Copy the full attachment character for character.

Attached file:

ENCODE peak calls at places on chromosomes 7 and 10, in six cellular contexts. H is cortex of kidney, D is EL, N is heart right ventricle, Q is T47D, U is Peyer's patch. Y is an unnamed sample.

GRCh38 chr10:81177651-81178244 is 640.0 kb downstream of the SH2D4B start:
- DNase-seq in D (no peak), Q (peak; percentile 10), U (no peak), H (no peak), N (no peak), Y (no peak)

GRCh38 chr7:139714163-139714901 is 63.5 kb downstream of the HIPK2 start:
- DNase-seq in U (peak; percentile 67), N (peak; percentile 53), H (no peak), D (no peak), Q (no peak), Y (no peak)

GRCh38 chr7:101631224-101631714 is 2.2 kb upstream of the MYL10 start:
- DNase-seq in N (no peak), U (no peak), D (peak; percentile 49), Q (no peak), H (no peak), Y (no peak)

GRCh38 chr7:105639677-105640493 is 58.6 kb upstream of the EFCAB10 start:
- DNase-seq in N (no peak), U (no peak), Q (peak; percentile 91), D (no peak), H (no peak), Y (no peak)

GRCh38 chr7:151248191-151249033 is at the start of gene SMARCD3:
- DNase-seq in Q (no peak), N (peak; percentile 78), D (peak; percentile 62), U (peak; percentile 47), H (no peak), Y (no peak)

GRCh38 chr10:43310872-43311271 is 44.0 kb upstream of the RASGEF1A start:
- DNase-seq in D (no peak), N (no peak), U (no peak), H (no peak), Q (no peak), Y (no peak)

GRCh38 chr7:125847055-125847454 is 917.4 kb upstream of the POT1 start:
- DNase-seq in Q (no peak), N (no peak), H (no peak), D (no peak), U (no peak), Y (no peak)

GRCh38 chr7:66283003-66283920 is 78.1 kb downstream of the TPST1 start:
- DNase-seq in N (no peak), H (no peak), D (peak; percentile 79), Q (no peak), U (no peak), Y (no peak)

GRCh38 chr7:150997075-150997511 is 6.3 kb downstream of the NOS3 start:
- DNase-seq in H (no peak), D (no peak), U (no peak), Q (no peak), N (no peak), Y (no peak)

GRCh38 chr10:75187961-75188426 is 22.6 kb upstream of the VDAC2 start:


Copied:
ENCODE peak calls at places on chromosomes 7 and 10, in six cellular contexts. H is cortex of kidney, D is EL, N is heart right ventricle, Q is T47D, U is Peyer's patch. Y is an unnamed sample.

GRCh38 chr10:81177651-81178244 is 640.0 kb downstream of the SH2D4B start:
- DNase-seq in D (no peak), Q (peak; percentile 10), U (no peak), H (no peak), N (no peak), Y (no peak)

GRCh38 chr7:139714163-139714901 is 63.5 kb downstream of the HIPK2 start:
- DNase-seq in U (peak; percentile 67), N (peak; percentile 53), H (no peak), D (no peak), Q (no peak), Y (no peak)

GRCh38 chr7:101631224-101631714 is 2.2 kb upstream of the MYL10 start:
- DNase-seq in N (no peak), U (no peak), D (peak; percentile 49), Q (no peak), H (no peak), Y (no peak)

GRCh38 chr7:105639677-105640493 is 58.6 kb upstream of the EFCAB10 start:
- DNase-seq in N (no peak), U (no peak), Q (peak; percentile 91), D (no peak), H (no peak), Y (no peak)

GRCh38 chr7:151248191-151249033 is at the start of gene SMARCD3:
- DNase-seq in Q (no peak), N (peak; percentile 78), D (peak; percentile 62), U (peak; percentile 47), H (no peak), Y (no peak)

GRCh38 chr10:43310872-43311271 is 44.0 kb upstream of the RASGEF1A start:
- DNase-seq in D (no peak), N (no peak), U (no peak), H (no peak), Q (no peak), Y (no peak)

GRCh38 chr7:125847055-125847454 is 917.4 kb upstream of the POT1 start:
- DNase-seq in Q (no peak), N (no peak), H (no peak), D (no peak), U (no peak), Y (no peak)

GRCh38 chr7:66283003-66283920 is 78.1 kb downstream of the TPST1 start:
- DNase-seq in N (no peak), H (no peak), D (peak; percentile 79), Q (no peak), U (no peak), Y (no peak)

GRCh38 chr7:150997075-150997511 is 6.3 kb downstream of the NOS3 start:
- DNase-seq in H (no peak), D (no peak), U (no peak), Q (no peak), N (no peak), Y (no peak)

GRCh38 chr10:75187961-75188426 is 22.6 kb upstream of the VDAC2 start: